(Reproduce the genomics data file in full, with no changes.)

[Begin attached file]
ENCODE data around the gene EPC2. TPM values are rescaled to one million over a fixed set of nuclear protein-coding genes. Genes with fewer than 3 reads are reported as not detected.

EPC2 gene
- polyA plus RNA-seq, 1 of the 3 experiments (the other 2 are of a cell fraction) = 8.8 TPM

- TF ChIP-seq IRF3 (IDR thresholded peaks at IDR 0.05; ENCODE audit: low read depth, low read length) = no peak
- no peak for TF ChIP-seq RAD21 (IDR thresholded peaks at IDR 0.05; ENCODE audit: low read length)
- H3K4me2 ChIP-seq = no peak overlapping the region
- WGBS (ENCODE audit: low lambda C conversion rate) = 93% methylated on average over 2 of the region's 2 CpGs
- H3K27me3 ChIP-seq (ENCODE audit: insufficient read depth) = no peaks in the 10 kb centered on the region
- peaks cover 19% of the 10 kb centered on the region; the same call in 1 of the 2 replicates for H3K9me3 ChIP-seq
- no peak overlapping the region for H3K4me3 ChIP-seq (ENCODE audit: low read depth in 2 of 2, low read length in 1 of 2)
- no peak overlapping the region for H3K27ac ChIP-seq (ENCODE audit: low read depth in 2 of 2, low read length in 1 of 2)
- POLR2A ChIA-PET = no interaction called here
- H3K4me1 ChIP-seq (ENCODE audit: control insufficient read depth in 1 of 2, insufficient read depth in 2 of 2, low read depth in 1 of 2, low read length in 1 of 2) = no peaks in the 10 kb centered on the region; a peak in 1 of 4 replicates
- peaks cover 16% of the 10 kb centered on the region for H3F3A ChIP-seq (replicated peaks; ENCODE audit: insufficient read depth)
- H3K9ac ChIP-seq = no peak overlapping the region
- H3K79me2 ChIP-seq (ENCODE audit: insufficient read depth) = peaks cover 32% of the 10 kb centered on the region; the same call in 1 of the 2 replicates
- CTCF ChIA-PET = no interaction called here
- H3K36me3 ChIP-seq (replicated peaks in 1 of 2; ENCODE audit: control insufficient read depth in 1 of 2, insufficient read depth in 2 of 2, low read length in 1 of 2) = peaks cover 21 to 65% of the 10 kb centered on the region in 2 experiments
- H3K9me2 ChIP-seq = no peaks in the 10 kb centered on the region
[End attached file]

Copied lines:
ENCODE data around the gene EPC2. TPM values are rescaled to one million over a fixed set of nuclear protein-coding genes. Genes with fewer than 3 reads are reported as not detected.

EPC2 gene
- polyA plus RNA-seq, 1 of the 3 experiments (the other 2 are of a cell fraction) = 8.8 TPM

- TF ChIP-seq IRF3 (IDR thresholded peaks at IDR 0.05; ENCODE audit: low read depth, low read length) = no peak
- no peak for TF ChIP-seq RAD21 (IDR thresholded peaks at IDR 0.05; ENCODE audit: low read length)
- H3K4me2 ChIP-seq = no peak overlapping the region
- WGBS (ENCODE audit: low lambda C conversion rate) = 93% methylated on average over 2 of the region's 2 CpGs
- H3K27me3 ChIP-seq (ENCODE audit: insufficient read depth) = no peaks in the 10 kb centered on the region
- peaks cover 19% of the 10 kb centered on the region; the same call in 1 of the 2 replicates for H3K9me3 ChIP-seq
- no peak overlapping the region for H3K4me3 ChIP-seq (ENCODE audit: low read depth in 2 of 2, low read length in 1 of 2)
- no peak overlapping the region for H3K27ac ChIP-seq (ENCODE audit: low read depth in 2 of 2, low read length in 1 of 2)
- POLR2A ChIA-PET = no interaction called here
- H3K4me1 ChIP-seq (ENCODE audit: control insufficient read depth in 1 of 2, insufficient read depth in 2 of 2, low read depth in 1 of 2, low read length in 1 of 2) = no peaks in the 10 kb centered on the region; a peak in 1 of 4 replicates
- peaks cover 16% of the 10 kb centered on the region for H3F3A ChIP-seq (replicated peaks; ENCODE audit: insufficient read depth)
- H3K9ac ChIP-seq = no peak overlapping the region
- H3K79me2 ChIP-seq (ENCODE audit: insufficient read depth) = peaks cover 32% of the 10 kb centered on the region; the same call in 1 of the 2 replicates
- CTCF ChIA-PET = no interaction called here
- H3K36me3 ChIP-seq (replicated peaks in 1 of 2; ENCODE audit: control insufficient read depth in 1 of 2, insufficient read depth in 2 of 2, low read length in 1 of 2) = peaks cover 21 to 65% of the 10 kb centered on the region in 2 experiments
- H3K9me2 ChIP-seq = no peaks in the 10 kb centered on the region